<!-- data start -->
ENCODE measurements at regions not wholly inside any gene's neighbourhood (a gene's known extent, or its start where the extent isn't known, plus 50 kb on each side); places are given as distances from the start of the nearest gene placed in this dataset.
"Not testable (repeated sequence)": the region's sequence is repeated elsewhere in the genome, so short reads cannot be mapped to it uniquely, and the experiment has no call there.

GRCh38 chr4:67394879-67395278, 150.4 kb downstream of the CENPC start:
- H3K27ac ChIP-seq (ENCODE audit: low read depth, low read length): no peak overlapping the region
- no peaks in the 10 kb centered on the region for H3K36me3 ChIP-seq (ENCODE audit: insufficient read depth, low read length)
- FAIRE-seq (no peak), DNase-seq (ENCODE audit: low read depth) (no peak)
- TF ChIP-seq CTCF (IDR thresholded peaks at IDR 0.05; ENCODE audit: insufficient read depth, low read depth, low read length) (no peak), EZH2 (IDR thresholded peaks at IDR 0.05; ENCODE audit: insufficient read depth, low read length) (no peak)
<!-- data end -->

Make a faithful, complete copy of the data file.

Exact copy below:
ENCODE measurements at regions not wholly inside any gene's neighbourhood (a gene's known extent, or its start where the extent isn't known, plus 50 kb on each side); places are given as distances from the start of the nearest gene placed in this dataset.
"Not testable (repeated sequence)": the region's sequence is repeated elsewhere in the genome, so short reads cannot be mapped to it uniquely, and the experiment has no call there.

GRCh38 chr4:67394879-67395278, 150.4 kb downstream of the CENPC start:
- H3K27ac ChIP-seq (ENCODE audit: low read depth, low read length): no peak overlapping the region
- no peaks in the 10 kb centered on the region for H3K36me3 ChIP-seq (ENCODE audit: insufficient read depth, low read length)
- FAIRE-seq (no peak), DNase-seq (ENCODE audit: low read depth) (no peak)
- TF ChIP-seq CTCF (IDR thresholded peaks at IDR 0.05; ENCODE audit: insufficient read depth, low read depth, low read length) (no peak), EZH2 (IDR thresholded peaks at IDR 0.05; ENCODE audit: insufficient read depth, low read length) (no peak)